Seafarer wage rates are set to accelerate in the
face of worsening officer supply / demand imbalance following the sustained war
between Russia and Ukraine. Both these countries contribute nearly 30 per cent
of the officers manned by the global merchant navy
fleet growth will lead to the highest shortfall of officers to crew the world’s merchant fleet in over a decade by 2027, with
important implications for both hiring and future manning cost inflation,
according to the latest Manning Annual Review and Forecast report published by
global shipping consultancy Drewry.
The current officer supply shortfall is estimated
to equate to around 5% of the global pool, which is broadly manageable in
practical terms for vessel operators. But there is heightened risk with regard
to the Russia / Ukraine conflict potentially further limiting the supply of a
large number of officers.
ahead to 2027 the supply / demand gap is expected to widen to a deficit equating to over 8 per cent of the global officer pool.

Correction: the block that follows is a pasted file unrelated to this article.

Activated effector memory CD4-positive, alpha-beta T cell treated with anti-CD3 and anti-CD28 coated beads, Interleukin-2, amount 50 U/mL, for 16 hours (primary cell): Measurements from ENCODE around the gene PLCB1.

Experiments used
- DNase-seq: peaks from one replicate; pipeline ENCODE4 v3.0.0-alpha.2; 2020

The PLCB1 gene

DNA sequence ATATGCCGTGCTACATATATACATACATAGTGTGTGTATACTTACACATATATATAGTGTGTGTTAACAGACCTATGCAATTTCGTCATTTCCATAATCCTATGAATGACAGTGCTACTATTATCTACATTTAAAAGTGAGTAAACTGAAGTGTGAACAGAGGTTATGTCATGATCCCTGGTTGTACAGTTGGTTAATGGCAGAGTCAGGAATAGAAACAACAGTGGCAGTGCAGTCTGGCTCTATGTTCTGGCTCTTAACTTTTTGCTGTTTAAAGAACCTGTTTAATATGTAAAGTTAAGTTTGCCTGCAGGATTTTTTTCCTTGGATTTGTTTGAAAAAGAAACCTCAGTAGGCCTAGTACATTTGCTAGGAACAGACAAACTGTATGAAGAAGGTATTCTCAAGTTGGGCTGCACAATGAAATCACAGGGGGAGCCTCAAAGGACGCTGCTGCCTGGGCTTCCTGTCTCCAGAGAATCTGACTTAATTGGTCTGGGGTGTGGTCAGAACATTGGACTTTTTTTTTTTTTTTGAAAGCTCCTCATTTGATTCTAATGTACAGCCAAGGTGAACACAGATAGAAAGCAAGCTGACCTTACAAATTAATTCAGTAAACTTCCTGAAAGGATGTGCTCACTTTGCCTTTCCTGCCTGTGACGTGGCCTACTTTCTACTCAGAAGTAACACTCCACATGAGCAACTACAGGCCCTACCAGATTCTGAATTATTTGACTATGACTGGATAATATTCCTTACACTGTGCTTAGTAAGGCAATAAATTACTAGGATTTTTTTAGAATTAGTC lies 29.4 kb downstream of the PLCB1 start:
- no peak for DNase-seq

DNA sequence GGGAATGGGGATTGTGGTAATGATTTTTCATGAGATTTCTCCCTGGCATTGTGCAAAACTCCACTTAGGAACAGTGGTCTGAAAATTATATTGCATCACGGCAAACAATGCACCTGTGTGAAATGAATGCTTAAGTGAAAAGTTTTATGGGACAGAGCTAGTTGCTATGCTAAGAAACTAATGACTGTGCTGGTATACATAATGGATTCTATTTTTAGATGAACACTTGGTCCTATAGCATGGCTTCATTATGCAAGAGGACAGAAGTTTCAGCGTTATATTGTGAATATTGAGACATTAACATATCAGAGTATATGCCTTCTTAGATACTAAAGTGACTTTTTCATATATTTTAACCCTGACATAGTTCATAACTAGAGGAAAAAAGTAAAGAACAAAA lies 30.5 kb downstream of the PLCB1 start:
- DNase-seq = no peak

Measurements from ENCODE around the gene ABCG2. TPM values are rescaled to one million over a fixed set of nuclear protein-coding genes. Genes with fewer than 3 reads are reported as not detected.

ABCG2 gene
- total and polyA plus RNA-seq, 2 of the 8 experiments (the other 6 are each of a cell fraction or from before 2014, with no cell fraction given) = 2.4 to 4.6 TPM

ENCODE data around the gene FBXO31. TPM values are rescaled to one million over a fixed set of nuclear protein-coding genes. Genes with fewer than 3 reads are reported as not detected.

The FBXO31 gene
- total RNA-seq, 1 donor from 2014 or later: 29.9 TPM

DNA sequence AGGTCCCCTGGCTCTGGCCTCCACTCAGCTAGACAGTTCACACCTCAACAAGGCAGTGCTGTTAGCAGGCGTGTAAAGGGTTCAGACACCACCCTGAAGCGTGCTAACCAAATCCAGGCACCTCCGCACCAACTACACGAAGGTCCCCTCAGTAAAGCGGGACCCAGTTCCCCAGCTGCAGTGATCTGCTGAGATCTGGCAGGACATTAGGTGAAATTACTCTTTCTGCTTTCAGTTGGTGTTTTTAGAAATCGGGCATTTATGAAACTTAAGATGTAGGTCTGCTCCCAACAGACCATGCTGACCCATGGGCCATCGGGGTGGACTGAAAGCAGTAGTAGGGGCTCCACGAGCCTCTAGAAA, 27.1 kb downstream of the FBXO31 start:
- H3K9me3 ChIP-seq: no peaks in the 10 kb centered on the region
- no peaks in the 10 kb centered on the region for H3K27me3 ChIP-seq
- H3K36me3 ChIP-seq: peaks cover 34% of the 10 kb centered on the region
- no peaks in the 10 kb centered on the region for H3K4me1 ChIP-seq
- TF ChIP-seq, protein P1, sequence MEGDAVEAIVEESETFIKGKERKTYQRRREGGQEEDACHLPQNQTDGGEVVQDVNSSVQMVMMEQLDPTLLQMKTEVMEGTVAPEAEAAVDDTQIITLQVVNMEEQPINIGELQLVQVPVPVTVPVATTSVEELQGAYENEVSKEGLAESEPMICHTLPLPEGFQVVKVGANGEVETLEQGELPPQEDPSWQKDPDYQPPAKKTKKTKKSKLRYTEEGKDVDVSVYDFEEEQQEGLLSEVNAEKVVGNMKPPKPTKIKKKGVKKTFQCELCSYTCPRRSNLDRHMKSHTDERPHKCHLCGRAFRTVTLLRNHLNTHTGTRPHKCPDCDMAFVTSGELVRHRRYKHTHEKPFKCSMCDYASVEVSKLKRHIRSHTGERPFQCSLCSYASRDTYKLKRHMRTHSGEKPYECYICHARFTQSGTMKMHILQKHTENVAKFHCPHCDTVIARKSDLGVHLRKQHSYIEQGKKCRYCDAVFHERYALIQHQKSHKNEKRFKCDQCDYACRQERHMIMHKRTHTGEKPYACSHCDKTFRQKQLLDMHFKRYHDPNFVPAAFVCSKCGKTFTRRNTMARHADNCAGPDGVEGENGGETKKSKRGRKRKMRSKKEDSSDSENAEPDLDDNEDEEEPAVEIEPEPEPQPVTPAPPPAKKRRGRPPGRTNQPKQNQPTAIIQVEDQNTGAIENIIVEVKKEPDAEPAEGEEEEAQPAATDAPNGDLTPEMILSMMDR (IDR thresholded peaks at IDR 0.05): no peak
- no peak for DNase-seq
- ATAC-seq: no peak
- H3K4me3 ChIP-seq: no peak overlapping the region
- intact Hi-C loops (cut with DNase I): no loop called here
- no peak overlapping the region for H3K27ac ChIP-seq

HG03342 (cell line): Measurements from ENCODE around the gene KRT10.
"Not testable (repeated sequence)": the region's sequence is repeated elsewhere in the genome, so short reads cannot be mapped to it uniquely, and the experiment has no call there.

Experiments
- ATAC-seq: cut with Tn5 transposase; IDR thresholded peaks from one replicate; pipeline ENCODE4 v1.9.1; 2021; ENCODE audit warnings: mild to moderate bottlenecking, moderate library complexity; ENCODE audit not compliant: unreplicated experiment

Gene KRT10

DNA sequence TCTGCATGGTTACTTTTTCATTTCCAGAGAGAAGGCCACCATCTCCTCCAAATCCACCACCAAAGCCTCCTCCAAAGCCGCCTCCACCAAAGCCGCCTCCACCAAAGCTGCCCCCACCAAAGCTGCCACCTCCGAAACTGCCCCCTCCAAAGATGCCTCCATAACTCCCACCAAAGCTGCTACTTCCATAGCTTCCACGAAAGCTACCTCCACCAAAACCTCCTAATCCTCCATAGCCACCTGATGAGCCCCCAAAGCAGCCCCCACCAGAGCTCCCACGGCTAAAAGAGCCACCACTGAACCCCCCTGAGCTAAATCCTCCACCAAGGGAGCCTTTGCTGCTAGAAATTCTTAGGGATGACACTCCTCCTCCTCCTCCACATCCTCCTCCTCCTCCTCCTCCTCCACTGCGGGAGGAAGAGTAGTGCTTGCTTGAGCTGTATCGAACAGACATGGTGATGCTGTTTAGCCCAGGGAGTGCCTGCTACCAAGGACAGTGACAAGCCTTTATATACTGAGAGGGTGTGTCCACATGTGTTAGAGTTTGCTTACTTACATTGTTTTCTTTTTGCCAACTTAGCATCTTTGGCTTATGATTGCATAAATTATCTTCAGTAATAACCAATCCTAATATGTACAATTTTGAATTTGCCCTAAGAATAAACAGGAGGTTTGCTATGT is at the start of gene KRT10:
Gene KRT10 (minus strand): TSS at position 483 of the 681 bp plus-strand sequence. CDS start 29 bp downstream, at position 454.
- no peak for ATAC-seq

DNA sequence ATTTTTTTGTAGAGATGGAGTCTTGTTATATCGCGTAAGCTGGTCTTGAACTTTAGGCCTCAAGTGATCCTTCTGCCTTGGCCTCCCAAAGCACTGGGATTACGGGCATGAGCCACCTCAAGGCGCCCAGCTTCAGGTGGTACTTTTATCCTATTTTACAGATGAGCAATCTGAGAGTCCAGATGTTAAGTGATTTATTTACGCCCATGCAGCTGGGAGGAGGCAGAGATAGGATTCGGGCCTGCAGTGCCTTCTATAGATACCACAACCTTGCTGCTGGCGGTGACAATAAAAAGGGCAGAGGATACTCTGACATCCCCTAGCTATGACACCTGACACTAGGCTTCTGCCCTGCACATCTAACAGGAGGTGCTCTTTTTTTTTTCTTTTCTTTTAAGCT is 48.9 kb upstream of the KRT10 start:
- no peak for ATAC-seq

This is despite a slight anticipated uptick in the rate of growth in supply as
training rates increase now that Covid restrictions are much less significant.
While ratings supply has also been slowing, this poses less concern to
employers as it remains broadly elastic to increases in demand as the global
Retaining quality officers with experience on
sophisticated vessel types is likely to be the first pressure point in a
tightening supply pool,” said a spokesman of Drewry’
“Employers need to ensure that a career at sea
is an attractive career option for ambitious and
Worldwide consumer price inflation is forecast to
be over 7% in 2022 before falling back to around 3 per cent for the forecast
period to 2027. In the face of this seafarer wage rates are expected to
increase by around 2.5% each year, in average terms, from around 1.5 per cent
in 2022. There will however, be increased volatility by rank, nationality and
vessel type outside of these averages.
“Accelerating manning costs are being driven by
inflationary macroeconomic pressures and rising officer shortfall,” added
Harris. “Together with higher insurance and supply chain costs, these pressures
will further fuel higher vessel operating costs over the medium term.”